LOS ANGELES – Carl Crawford admitted that “I was chasing a big contract” when he signed with the Red Sox two years ago, but when asked about whether he regretted the decision he said, “No, I don’t regret nothing. At the time I thought it was the right decision.”
Crawford met with the Los Angeles media for the first time since he was traded on Aug. 25 along with Adrian Gonzalez and Josh Beckett for prospects. Crawford had Tommy John surgery the day after the deal and never showed up to L.A.
It was the first time he’d ever been in Dodgers Stadium, as he was taken around by team president Stan Kasten and general manager Ned Colletti.
Crawford said he was in disbelief when he heard of the trade. He first heard mention of it on TV, but said, “you hear a lot of rumors. I just didn’t believe it. I didn’t believe it for two weeks.”
Crawford had a no-trade clause, but he quickly waived it, saying “I’m the type of person if someone wants to trade you it means they don’t want you there or they’re thinking about getting rid of you. I didn’t think about it (no trade) too much. It was time to move on. I was really shocked because I definitely didn’t see it coming. From what I heard, they were working on it for a while. I’m happy I’m here now.”
Crawford said it was outside pressure, not from the Bobby Valentine or Ben Cherington, that kept him playing even after Dr. James Andrews had told him he needed Tommy John surgery.
“Nobody said I should keep playing, that was just me. I didn’t want anyone to say ‘I’m not sitting on y’all money.’ That was the biggest thing, people on the radio shows saying he makes 20 million. I’m a hard worker and I wanted to show that. I wasn’t performing well. I know Boston is a blue collar town so I just wanted to have the same attitude that I was working hard to be on the field. At the end of the day, I should have listened to the doctor and helped myself out,” Crawford said.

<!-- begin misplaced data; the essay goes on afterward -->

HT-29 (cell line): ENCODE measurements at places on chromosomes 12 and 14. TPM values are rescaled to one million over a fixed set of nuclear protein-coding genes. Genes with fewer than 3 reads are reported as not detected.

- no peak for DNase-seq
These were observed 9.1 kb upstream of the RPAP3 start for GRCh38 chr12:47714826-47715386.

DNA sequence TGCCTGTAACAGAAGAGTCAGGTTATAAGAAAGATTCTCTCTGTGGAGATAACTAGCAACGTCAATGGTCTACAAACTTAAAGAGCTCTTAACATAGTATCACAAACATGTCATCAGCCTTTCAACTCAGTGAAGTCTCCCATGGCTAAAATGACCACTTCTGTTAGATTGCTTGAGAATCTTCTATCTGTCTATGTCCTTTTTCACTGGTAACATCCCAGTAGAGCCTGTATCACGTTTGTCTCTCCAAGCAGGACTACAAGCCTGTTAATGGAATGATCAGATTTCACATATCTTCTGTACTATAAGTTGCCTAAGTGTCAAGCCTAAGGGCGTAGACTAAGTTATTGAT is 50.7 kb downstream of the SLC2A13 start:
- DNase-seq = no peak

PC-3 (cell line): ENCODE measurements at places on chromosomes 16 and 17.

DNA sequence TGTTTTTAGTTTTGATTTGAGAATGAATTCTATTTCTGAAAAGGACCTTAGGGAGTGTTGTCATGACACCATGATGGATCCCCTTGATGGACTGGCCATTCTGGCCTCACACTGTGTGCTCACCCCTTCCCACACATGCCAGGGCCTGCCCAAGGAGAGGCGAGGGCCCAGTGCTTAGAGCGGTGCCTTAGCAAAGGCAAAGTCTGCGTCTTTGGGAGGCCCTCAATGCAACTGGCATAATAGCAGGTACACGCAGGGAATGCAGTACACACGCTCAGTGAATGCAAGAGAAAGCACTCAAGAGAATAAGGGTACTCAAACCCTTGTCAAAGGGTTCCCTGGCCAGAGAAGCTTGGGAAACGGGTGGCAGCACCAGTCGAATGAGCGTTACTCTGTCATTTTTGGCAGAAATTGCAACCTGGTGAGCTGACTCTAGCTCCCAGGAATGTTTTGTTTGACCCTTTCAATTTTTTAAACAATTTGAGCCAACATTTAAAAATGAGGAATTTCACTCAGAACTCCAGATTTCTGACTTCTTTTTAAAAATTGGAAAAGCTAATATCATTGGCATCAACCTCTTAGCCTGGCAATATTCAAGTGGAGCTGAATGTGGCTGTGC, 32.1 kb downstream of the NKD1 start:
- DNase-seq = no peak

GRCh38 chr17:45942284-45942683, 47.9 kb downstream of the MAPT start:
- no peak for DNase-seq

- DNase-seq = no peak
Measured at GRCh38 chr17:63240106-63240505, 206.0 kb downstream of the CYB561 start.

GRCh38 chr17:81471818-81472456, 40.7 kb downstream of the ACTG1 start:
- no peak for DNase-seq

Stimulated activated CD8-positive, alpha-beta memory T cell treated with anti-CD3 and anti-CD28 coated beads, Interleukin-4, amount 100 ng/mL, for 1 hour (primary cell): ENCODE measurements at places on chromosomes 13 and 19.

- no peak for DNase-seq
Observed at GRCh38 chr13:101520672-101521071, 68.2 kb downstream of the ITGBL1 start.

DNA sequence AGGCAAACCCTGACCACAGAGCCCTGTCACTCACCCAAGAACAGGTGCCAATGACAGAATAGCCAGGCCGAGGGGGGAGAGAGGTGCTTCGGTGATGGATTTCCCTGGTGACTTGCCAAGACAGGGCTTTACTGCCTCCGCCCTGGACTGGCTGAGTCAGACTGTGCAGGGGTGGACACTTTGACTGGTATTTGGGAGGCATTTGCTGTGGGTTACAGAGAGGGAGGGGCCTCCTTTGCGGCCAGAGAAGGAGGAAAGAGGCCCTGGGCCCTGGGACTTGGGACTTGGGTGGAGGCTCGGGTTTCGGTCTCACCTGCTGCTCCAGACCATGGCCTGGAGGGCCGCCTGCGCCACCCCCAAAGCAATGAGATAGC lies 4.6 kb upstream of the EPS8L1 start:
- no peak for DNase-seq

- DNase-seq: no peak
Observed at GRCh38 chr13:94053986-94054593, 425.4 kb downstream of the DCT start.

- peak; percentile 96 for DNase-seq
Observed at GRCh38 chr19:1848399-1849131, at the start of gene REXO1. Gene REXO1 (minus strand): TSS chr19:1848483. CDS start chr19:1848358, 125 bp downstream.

Would he have done it sooner?
“Looking at it now since I got it done. Dr. Andrews is a well respected doctor. The first thing he said was I needed Tommy John. I wish I’d done it, because I’d be better now. With the Boston fans you have a big deal that was made about my money and trying to play for the team. Maybe I shouldn’t have done that and taken care of myself. I pretty much put pressure on myself to play. You get looked at as being soft and as somebody just trying to take money. I wanted to prove that wasn’t the case. That probably cost me a little time for next year. You live and learn from it,” Crawford said.
Crawford said the way the trade was presented to him was that it was time for both sides to move on.
“They just said this is best for both sides. They thought it was best to move on. It just wasn’t working. They just wanted to start over and start from scratch. It wasn’t a bad split or anything like that. ‘This is good for us and this is better for you’ is the way they kind of said it,” Crawford said.
Crawford, who will wear No. 25, said the way the last two years went down he’s motivated to prove people wrong.
“It definitely motivates me. It’s like I have a fresh start. Like I said, things didn’t work out in Boston for whatever reason. I’m happy to have a second start.”
Was the major reason injuries?
“I’m the kind of guy who doesn’t make excuses. I wasn’t 100 percent all the time. For some reason I had issues up there that didn’t let me be the normal person that I was. Toward the end I was feeling better, but I still had arm issue and that was wearing me down physically,” he said.
He said, however, the worst time was the September collapse.
“September of last year (2011) for me was the one of the worst years I ever experienced in my whole career. I just didn’t seem to have one good day. I can’t really explain why that was the case. Just couldn’t get it going. We was in first place for most of the year but we had that bad fall. I took a lot of the blame for myself. That offseason was the lowest offseason I had in my life. It took a lot for me to come back and start all over,” he said.